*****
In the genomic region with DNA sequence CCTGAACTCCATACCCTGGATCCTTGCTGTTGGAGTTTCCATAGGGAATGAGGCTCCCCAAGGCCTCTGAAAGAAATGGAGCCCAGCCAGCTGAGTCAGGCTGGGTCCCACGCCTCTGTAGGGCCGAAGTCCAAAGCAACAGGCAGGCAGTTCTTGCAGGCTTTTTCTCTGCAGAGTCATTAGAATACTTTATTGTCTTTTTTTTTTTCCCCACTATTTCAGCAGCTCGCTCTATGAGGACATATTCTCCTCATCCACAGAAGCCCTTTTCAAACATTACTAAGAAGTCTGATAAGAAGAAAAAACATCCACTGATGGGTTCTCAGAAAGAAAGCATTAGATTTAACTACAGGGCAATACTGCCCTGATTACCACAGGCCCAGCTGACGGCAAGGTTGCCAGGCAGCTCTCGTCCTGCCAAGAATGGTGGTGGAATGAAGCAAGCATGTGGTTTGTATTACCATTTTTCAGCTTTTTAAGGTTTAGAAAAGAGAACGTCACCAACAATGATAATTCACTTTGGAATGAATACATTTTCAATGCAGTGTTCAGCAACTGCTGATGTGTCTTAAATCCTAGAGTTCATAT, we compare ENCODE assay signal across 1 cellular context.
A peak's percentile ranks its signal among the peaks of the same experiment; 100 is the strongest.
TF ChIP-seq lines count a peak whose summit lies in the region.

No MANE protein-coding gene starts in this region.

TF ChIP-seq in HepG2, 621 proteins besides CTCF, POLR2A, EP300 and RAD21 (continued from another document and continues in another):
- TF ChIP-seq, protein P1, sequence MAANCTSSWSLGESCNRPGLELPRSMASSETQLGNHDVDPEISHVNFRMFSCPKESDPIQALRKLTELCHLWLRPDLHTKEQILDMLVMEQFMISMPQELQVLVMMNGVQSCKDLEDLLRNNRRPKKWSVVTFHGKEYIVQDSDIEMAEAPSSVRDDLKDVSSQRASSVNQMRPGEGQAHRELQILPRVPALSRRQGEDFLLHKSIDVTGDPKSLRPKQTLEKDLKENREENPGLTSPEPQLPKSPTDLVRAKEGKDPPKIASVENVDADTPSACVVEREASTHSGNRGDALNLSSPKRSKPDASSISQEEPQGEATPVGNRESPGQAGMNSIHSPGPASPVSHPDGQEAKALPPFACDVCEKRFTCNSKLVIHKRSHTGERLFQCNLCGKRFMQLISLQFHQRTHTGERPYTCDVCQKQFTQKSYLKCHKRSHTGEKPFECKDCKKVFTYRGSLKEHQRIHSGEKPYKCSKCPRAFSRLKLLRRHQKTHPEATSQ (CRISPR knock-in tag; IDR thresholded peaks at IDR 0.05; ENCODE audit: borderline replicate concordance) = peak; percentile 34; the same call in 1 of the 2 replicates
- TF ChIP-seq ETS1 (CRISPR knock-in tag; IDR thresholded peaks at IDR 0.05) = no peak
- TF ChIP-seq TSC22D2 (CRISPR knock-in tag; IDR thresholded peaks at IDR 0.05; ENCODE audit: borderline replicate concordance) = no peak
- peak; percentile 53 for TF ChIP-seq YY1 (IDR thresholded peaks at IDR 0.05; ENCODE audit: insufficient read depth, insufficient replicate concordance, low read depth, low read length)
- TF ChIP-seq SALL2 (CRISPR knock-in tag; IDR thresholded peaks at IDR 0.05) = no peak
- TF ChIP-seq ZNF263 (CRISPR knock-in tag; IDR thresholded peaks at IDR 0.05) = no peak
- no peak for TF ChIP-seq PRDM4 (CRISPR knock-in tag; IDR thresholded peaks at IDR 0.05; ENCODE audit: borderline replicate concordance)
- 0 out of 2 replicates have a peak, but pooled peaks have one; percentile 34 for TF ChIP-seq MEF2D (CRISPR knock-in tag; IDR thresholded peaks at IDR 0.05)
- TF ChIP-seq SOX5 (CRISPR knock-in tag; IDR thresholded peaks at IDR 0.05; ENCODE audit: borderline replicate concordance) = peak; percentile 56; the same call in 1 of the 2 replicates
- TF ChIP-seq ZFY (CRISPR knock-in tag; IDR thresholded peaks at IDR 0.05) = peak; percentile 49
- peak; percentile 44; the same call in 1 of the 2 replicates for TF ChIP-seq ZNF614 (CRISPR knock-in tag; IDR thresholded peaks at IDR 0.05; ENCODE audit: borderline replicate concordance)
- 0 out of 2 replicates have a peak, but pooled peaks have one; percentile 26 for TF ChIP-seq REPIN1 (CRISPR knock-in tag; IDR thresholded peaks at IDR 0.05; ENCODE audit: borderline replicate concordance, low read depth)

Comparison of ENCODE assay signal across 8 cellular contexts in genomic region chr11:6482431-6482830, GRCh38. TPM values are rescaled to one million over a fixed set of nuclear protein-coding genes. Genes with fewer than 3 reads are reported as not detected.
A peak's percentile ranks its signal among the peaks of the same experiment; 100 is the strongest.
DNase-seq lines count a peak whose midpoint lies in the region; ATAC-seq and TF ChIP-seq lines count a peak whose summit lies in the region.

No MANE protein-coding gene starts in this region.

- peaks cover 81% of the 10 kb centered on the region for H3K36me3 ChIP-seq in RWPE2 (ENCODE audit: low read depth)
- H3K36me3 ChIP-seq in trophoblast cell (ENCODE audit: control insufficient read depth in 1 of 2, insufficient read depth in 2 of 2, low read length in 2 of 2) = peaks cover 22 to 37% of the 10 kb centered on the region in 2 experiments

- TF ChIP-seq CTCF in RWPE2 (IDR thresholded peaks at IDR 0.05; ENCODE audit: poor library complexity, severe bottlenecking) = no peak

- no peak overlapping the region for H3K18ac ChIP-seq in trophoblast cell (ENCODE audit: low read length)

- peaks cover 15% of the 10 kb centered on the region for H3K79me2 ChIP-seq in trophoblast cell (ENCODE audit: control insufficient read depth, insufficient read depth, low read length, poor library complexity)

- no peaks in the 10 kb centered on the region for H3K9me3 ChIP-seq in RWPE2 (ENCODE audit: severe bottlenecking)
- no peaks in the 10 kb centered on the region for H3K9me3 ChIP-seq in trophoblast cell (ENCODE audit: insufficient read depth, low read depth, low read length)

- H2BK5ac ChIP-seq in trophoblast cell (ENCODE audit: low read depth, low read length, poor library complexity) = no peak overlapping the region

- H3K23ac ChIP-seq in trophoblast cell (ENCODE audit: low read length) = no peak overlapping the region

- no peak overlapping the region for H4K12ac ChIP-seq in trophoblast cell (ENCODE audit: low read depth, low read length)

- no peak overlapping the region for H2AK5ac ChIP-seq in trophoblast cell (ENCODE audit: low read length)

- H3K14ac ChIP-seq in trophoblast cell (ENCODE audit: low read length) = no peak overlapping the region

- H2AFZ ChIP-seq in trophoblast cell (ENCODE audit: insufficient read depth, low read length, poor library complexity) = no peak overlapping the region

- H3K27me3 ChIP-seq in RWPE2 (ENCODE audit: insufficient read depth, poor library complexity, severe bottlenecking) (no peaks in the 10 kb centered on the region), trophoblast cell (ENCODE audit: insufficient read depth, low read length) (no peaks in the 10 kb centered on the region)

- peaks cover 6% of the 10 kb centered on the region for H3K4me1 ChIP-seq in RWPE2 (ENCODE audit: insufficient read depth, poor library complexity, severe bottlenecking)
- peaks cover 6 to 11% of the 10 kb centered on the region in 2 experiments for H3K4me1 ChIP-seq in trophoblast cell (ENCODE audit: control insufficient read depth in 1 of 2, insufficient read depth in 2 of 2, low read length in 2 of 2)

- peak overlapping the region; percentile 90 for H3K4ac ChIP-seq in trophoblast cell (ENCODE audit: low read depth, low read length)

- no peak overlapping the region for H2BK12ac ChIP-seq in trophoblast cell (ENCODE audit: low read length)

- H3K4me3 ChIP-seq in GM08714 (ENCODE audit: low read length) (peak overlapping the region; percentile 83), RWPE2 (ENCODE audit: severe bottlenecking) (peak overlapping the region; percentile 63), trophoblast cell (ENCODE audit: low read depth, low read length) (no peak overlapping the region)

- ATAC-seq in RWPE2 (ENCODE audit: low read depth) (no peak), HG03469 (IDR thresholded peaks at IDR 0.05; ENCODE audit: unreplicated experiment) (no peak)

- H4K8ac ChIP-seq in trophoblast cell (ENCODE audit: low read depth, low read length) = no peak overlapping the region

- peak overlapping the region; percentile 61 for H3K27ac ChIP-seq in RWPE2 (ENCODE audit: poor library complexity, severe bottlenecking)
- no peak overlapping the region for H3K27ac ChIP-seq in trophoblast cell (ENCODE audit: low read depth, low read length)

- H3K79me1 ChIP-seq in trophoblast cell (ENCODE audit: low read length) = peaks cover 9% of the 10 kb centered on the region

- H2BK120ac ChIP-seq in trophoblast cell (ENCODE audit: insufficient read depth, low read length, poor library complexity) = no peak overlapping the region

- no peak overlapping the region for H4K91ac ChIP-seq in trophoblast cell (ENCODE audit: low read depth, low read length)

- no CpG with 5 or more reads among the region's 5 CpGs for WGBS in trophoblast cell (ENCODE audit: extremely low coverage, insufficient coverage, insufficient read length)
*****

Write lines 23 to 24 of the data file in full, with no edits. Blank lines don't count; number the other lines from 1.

- H3K36me3 ChIP-seq in trophoblast cell (ENCODE audit: control insufficient read depth in 1 of 2, insufficient read depth in 2 of 2, low read length in 2 of 2) = peaks cover 22 to 37% of the 10 kb centered on the region in 2 experiments

- TF ChIP-seq CTCF in RWPE2 (IDR thresholded peaks at IDR 0.05; ENCODE audit: poor library complexity, severe bottlenecking) = no peak